In psychology, there are two popular conceptions of happiness: hedonic and eudaimonic. Hedonic happiness is achieved through experiences of pleasure and enjoyment, while eudaimonic happiness is achieved through experiences of meaning and purpose.6

A key question of what we owe to each other is, “What are your gifts, and how do you share them with others?” The first part of the question could relate to hedonic happiness if we only focus on improving ourselves. But the second part of the question lends itself to self-transcendence through giving to others. It is this purposeful happiness that lawyers should cultivate in themselves because it will propel us in our duty to use our knowledge of the law to better society and improve the legal system.

Practicing Law “On Purpose”

So, how do we solve today’s problems within the legal system, within the profession, and within society a whole? “The real answer is in our relationships—what we can learn from each other, what we can do for each other, and what we owe to each other.”7

What we owe each other is to be purposeful in the ways we practice law and the ways we engage in community with one another. Throughout my term, I hope to keep the question of “What do we owe to each other?” at the forefront of every policy, governance, and equity conversation we have as a bar association.

This theme has taken on more urgency in the past several years as the world has faced challenges that demand stronger leadership from the legal profession. Our purpose-driven work can cultivate organizational cultures and individual characters of curiosity, empathy, agency, responsibility, and adaptability that will allow lawyers as leaders to transcend themselves in the service of others and provide a groundedness and resolve to navigate the challenges of today’s world. The recurring mantra of the year will come from Viktor Frankl: “Those who have a ‘why’ to live can bear with almost any how.”8

The legal profession is facing an uncertain “how” in a world defined by the pandemic, civil unrest, war, natural disasters, and other causes of suffering. The impact of these situations on the happiness and goodness of lawyers encountering their own traumas in relation to the world cannot be underestimated. It is easy to understand how feelings of meaninglessness, cynicism, and disconnectedness can bleed into our day-to-day interactions. These outer events, as well as the typical hardships of a demanding legal profession, have led to a mental health crisis for lawyers that adds urgency to fostering the fortitude that comes with purpose. The work of purpose finding and then purposeful practice is not quick and easy. It begins with self-understanding and relies on a sense of personal agency as we answer the weighty questions, “What matters to me? What do I value? What do I owe to my community?”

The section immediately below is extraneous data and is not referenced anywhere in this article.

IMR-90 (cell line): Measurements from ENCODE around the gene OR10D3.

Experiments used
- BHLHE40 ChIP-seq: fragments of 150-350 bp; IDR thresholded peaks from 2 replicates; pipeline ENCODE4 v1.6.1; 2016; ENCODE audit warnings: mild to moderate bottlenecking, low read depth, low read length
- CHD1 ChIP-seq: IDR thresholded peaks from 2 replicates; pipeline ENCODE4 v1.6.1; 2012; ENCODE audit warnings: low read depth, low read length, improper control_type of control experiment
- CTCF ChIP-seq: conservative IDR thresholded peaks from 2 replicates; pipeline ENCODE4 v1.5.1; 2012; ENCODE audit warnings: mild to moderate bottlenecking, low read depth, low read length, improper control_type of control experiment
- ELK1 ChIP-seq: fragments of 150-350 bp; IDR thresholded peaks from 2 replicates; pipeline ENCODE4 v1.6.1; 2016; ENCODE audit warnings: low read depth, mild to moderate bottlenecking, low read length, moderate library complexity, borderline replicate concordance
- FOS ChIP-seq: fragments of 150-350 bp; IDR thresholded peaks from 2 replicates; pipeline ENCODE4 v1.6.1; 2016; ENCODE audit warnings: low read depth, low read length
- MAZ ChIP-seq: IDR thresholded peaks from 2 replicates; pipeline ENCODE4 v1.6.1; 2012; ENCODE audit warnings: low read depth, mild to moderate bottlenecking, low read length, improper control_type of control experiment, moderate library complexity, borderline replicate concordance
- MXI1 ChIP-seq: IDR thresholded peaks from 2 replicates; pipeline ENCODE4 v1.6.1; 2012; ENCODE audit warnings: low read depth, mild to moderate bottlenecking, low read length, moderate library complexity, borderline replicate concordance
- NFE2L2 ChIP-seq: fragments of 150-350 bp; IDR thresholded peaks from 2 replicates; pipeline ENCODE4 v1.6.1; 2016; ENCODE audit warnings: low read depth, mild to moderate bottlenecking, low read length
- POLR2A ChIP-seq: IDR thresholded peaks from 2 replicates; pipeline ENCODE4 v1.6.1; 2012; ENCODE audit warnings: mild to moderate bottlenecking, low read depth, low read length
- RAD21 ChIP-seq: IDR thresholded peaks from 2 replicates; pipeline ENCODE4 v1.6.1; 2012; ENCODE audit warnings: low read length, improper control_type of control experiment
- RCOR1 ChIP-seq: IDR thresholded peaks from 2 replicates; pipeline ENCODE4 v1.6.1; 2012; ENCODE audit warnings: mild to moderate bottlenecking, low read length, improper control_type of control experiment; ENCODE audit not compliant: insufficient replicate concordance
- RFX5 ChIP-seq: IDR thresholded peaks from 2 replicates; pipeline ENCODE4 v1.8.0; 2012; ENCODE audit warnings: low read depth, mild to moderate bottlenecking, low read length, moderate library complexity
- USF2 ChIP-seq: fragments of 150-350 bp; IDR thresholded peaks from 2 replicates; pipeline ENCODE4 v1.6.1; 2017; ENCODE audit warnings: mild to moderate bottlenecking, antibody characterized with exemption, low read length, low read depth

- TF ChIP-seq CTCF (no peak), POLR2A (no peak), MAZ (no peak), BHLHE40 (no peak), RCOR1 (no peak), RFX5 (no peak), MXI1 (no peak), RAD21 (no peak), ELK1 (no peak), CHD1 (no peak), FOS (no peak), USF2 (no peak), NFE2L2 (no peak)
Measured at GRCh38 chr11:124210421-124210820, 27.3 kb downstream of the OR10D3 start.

In a year of strategic planning for the CBA, these questions will guide us as we envision the future of our bar association. I hope you will join me in considering these questions as we seek to drive engagement, equity, relevancy, and belonging as a community of lawyers solving the puzzles of the profession every day.


1. Rhode, “What Lawyers Lack: Leadership,” 9 U. St. Thomas L.J. 471 (2011).

2. Id.

3. Scanlon, What We Owe To Each Other (Belknap Press 1998).

4. Id.

5. Id.

6. Joseph, “What Is Eudaimonic Happiness?” Psychology Today 2 (Jan. 2019),

7. Scanlon, supra note 3.

8. Frankl, Man’s Search for Meaning: An Introduction to Logotherapy (Hodder and Stoughton 1962).

In an adversarial profession, it is easy to lose sight of the value of our peers as human beings. We can be quick to dehumanize one another in an effort to advocate on behalf of our clients and to win on behalf of our egos.